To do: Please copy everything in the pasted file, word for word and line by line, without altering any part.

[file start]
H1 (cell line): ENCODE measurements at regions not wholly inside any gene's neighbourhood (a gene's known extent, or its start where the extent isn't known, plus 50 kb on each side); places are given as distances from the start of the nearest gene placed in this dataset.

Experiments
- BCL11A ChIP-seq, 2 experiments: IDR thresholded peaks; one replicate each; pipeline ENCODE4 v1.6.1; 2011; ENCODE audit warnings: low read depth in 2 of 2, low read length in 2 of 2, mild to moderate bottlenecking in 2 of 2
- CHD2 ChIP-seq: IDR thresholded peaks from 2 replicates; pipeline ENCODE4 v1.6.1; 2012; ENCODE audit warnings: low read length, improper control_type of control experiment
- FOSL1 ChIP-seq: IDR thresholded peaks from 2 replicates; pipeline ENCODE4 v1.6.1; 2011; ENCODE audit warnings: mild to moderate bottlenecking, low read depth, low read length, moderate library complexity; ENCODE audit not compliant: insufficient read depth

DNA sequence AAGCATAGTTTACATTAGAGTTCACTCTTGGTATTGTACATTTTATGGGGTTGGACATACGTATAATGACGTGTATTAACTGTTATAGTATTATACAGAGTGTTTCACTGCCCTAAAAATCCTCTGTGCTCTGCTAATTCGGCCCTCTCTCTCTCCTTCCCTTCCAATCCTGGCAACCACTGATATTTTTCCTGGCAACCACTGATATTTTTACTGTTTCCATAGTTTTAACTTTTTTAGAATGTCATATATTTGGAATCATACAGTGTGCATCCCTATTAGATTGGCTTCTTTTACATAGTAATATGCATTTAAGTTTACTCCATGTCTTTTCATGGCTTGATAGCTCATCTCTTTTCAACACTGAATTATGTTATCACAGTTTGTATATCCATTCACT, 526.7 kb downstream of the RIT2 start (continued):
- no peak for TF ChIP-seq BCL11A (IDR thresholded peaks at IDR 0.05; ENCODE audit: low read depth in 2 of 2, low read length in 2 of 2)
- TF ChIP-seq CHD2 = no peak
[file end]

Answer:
H1 (cell line): ENCODE measurements at regions not wholly inside any gene's neighbourhood (a gene's known extent, or its start where the extent isn't known, plus 50 kb on each side); places are given as distances from the start of the nearest gene placed in this dataset.

Experiments
- BCL11A ChIP-seq, 2 experiments: IDR thresholded peaks; one replicate each; pipeline ENCODE4 v1.6.1; 2011; ENCODE audit warnings: low read depth in 2 of 2, low read length in 2 of 2, mild to moderate bottlenecking in 2 of 2
- CHD2 ChIP-seq: IDR thresholded peaks from 2 replicates; pipeline ENCODE4 v1.6.1; 2012; ENCODE audit warnings: low read length, improper control_type of control experiment
- FOSL1 ChIP-seq: IDR thresholded peaks from 2 replicates; pipeline ENCODE4 v1.6.1; 2011; ENCODE audit warnings: mild to moderate bottlenecking, low read depth, low read length, moderate library complexity; ENCODE audit not compliant: insufficient read depth

DNA sequence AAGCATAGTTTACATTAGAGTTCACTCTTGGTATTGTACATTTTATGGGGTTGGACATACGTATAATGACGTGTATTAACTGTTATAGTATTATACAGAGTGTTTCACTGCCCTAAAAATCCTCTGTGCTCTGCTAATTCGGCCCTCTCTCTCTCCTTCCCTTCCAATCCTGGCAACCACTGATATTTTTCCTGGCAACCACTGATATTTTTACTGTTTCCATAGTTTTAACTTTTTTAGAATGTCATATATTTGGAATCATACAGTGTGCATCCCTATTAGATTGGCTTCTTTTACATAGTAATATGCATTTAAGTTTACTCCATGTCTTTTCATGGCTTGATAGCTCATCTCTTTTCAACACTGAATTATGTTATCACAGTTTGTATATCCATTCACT, 526.7 kb downstream of the RIT2 start (continued):
- no peak for TF ChIP-seq BCL11A (IDR thresholded peaks at IDR 0.05; ENCODE audit: low read depth in 2 of 2, low read length in 2 of 2)
- TF ChIP-seq CHD2 = no peak